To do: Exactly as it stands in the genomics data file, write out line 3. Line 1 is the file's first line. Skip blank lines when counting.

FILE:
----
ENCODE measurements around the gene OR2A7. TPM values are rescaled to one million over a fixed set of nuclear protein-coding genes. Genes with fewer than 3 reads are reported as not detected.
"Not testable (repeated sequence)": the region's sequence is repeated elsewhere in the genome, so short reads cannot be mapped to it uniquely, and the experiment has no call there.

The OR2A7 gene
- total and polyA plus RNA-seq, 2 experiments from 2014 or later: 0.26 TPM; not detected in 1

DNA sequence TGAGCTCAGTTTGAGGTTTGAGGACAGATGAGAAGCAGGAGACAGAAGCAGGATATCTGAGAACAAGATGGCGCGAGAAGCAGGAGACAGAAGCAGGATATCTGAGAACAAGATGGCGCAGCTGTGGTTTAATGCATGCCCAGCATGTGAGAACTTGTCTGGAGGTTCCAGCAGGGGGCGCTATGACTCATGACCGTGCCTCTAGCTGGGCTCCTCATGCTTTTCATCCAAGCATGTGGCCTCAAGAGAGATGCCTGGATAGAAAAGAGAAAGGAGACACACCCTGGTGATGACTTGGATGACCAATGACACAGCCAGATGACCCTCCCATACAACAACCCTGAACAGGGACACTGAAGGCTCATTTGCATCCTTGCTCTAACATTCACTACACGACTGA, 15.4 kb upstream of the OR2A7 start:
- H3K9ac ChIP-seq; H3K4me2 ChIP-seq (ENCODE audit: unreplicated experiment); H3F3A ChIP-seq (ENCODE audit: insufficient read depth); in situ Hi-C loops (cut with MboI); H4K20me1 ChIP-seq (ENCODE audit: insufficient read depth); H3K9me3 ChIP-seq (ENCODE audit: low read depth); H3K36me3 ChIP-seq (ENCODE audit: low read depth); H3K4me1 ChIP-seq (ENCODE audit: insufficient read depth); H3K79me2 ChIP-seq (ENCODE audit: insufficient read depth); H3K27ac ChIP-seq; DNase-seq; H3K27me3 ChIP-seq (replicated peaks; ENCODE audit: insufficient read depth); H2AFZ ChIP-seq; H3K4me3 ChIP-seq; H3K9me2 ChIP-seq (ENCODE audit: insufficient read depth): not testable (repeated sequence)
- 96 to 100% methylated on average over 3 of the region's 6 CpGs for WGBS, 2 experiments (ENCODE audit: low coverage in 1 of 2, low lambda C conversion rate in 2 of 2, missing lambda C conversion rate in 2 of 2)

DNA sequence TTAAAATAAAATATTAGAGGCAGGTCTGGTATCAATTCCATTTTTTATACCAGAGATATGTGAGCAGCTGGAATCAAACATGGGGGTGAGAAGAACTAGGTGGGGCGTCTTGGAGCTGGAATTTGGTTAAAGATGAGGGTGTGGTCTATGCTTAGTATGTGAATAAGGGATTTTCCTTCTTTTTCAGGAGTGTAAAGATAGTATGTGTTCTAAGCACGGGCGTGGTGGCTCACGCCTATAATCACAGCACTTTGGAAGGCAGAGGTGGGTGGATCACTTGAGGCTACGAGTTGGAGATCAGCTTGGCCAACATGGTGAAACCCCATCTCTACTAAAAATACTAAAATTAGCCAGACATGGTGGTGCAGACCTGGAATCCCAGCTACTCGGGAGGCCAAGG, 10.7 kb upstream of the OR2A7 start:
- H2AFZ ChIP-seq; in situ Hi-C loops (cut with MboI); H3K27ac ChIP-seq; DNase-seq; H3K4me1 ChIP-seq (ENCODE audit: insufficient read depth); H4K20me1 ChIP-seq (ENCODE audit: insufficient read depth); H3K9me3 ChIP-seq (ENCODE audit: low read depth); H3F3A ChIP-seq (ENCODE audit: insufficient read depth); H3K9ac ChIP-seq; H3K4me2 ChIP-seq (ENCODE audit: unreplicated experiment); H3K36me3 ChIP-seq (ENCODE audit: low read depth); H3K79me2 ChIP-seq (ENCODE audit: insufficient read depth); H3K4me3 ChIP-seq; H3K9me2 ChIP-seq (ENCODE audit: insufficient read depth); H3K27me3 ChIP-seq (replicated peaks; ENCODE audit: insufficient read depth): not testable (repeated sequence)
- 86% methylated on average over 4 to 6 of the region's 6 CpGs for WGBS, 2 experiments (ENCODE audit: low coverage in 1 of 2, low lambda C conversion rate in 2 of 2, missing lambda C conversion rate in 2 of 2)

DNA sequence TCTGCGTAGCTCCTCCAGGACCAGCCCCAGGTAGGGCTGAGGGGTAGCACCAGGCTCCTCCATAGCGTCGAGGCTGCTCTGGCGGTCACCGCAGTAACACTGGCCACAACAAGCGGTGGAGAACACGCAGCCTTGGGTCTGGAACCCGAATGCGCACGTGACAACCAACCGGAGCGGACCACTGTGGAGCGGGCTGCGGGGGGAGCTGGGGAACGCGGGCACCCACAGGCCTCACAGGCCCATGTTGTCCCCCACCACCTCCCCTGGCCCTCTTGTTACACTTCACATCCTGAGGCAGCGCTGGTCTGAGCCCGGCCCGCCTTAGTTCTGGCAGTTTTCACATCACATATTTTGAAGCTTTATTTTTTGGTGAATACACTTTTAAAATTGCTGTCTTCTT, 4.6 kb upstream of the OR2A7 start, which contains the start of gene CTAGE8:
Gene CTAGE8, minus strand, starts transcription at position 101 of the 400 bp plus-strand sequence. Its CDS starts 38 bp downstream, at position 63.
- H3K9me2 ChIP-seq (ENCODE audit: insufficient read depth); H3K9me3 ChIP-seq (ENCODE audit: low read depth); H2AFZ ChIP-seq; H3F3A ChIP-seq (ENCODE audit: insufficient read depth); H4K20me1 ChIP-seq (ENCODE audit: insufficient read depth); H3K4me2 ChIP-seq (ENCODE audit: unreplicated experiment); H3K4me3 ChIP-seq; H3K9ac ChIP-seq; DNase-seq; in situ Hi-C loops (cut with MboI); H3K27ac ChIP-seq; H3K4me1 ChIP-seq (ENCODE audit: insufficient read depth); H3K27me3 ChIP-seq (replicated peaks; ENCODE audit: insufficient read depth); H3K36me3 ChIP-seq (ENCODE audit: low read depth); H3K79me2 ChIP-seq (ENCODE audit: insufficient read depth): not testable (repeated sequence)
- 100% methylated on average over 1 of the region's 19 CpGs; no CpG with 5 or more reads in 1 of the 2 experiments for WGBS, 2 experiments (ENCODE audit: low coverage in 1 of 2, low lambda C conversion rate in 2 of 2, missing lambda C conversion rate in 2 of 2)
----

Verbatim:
The OR2A7 gene